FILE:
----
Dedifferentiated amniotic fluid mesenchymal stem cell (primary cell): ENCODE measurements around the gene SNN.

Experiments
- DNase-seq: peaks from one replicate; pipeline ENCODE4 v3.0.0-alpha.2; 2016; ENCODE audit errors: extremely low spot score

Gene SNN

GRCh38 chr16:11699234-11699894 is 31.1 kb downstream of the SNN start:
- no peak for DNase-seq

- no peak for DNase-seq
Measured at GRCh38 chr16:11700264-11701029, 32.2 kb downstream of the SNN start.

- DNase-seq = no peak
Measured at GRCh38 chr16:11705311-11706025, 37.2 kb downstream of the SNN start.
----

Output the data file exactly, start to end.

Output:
Dedifferentiated amniotic fluid mesenchymal stem cell (primary cell): ENCODE measurements around the gene SNN.

Experiments
- DNase-seq: peaks from one replicate; pipeline ENCODE4 v3.0.0-alpha.2; 2016; ENCODE audit errors: extremely low spot score

Gene SNN

GRCh38 chr16:11699234-11699894 is 31.1 kb downstream of the SNN start:
- no peak for DNase-seq

- no peak for DNase-seq
Measured at GRCh38 chr16:11700264-11701029, 32.2 kb downstream of the SNN start.

- DNase-seq = no peak
Measured at GRCh38 chr16:11705311-11706025, 37.2 kb downstream of the SNN start.